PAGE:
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Don’t Make Me Eat It: The Happy Flowers

I spent some of the stranger years of my childhood growing up in the heavily Italian neighborhood of East Boston. It was an intensely weird place to live if you were not Italian as everyone who lived there was and they had all lived there all their lives and everyone knew everyone and everyone was someone’s cousin and the girls all had haircuts like Debbie Harry (This was one of the cooler aspects of the place) and the guys were all named Chico and hung out after school in the school yards listening to Kool & The Gang.

One of the weirder memories I have of this period was a story that was going around that there were these two pedophilic drug dealers driving around schools in a van dressed as circus clowns trying to trick the children into taking LCD that they had cleverly imbedded into stickers that they somehow got their victims to lick. Another additional detail that did the rounds was that the clowns did not wear pants. Looking back at this it’s hard to believe that anyone took this seriously but we all did. We all walked the streets with an eye out for a van full of pants less LSD clowns…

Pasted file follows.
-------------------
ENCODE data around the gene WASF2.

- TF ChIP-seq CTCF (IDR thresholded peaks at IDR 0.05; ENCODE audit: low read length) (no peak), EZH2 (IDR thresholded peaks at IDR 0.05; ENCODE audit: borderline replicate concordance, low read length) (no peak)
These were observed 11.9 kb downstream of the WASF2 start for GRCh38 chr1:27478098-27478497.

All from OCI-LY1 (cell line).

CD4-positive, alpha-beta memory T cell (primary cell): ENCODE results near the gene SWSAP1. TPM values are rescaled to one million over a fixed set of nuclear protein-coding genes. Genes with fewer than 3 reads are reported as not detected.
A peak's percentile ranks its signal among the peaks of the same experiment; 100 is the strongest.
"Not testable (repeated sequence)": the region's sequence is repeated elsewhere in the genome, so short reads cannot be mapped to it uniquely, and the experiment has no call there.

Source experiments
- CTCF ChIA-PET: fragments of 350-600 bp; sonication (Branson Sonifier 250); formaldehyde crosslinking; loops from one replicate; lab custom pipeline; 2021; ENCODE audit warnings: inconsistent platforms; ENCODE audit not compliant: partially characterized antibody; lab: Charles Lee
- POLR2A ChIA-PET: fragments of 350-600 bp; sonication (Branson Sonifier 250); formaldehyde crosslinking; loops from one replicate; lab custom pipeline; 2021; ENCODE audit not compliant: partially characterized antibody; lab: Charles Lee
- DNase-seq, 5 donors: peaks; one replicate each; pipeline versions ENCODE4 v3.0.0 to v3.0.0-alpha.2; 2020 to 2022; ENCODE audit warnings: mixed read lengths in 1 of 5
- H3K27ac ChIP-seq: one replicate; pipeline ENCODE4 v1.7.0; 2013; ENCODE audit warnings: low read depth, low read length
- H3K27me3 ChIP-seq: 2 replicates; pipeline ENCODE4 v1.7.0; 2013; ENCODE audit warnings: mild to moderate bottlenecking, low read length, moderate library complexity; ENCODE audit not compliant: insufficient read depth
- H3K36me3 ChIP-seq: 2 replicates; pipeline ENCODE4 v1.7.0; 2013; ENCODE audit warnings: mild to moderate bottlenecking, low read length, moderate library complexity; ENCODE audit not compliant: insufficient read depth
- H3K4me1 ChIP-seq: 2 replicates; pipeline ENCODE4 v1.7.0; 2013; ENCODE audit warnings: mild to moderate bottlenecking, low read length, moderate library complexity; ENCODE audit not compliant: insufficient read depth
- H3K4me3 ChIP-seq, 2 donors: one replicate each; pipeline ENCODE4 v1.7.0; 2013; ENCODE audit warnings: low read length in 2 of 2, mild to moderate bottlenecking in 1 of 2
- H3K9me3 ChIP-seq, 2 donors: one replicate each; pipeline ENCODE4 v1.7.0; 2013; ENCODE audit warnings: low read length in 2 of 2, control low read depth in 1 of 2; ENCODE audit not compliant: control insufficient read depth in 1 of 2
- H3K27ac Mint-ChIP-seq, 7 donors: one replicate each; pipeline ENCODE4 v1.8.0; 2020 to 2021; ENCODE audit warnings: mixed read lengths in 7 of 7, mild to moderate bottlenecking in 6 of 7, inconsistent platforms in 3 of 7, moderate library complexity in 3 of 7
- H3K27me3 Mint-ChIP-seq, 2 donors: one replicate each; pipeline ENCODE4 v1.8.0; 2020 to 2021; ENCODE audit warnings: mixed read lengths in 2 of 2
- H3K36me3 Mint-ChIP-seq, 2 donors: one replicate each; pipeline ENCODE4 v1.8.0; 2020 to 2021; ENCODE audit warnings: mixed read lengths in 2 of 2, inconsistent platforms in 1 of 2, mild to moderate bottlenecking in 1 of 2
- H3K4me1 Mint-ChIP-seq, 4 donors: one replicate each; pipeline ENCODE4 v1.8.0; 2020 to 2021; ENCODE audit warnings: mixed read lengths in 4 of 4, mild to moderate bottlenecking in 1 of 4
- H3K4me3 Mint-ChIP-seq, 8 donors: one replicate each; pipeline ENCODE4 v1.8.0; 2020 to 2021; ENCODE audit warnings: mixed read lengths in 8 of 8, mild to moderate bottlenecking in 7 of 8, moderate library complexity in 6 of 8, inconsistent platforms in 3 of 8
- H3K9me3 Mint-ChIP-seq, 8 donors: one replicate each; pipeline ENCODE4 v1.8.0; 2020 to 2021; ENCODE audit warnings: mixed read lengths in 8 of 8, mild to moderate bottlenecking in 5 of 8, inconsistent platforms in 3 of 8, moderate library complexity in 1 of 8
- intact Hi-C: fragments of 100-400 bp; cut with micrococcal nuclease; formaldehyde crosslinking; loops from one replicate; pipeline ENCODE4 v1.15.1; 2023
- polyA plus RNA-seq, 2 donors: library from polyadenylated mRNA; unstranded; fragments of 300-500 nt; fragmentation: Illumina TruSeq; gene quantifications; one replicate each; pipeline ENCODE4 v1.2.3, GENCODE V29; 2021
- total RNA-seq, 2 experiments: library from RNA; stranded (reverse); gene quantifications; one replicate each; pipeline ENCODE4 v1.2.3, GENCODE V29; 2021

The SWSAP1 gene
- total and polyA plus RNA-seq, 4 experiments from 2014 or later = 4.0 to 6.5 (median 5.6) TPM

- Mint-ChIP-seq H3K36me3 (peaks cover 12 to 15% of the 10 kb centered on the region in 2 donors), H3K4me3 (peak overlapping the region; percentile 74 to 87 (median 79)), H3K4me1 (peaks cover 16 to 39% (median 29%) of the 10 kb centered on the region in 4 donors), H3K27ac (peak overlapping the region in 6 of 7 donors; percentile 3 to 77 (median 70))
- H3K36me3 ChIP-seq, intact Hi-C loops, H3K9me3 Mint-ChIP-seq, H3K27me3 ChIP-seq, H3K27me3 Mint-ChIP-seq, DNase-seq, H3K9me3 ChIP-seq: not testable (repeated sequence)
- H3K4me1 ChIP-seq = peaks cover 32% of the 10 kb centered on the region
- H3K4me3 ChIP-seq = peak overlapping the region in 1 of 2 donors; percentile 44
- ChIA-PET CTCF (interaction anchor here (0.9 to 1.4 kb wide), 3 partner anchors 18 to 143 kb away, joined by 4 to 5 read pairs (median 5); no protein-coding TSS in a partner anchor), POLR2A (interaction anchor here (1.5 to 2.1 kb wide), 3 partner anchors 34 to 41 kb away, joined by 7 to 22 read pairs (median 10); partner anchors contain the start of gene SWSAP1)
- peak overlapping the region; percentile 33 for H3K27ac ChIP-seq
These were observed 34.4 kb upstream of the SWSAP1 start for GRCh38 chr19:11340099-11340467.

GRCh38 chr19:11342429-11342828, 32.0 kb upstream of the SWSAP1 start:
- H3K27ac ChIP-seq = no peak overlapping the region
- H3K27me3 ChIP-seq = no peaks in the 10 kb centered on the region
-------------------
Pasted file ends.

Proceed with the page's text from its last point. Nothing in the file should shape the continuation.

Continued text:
The adult in me now says “Why would these guys try and hook kids on LSD when there is no way any of them would be able to pay for the stuff once they got hooked as we were all around 8-10 years old with no real income. “ The child in me then would have replied “ Why wouldn’t they?”.

It’s this childhood fatalism that the duo known as The Happy Flowers mined in the mid to late 80’s. Calling themselves Mr. Anus and Mr. Horribly Charred Infant they released three albums on Homestead Records that delved deeply into childhood angst and trauma. Tracks like ‘I Said I Wanna Watch Cartoons’ , Let’s Eat the Baby (Like My Gerbils Did) and ‘Let Me See You Hand’ all bring that special unique childhood evil back to life in song form. They also had songs that detailed traumatic childhood experiences like ‘Left Behind’ and ‘If it was Broken You’d Be Screaming’. In addition they also had a great sideline of covers including a great Yoko Ono cover of ‘Mrs Lennon’ and totally inspired and un-jazz sounding cover of Miles Davis’ ‘So What’.

Musically they ran the gamut of early Half Japanese electrified noise tantrums to primal HM/HC improv spazzouts to the odd pop ballad.

Their albums are in second hand bins everywhere, usually on vinyl. Check them out. Buy them. Turn up the volume. Wallow in the pain. And remember: “I don’t want a ‘Happy Meal’ I want an ‘Angry Meal’!”

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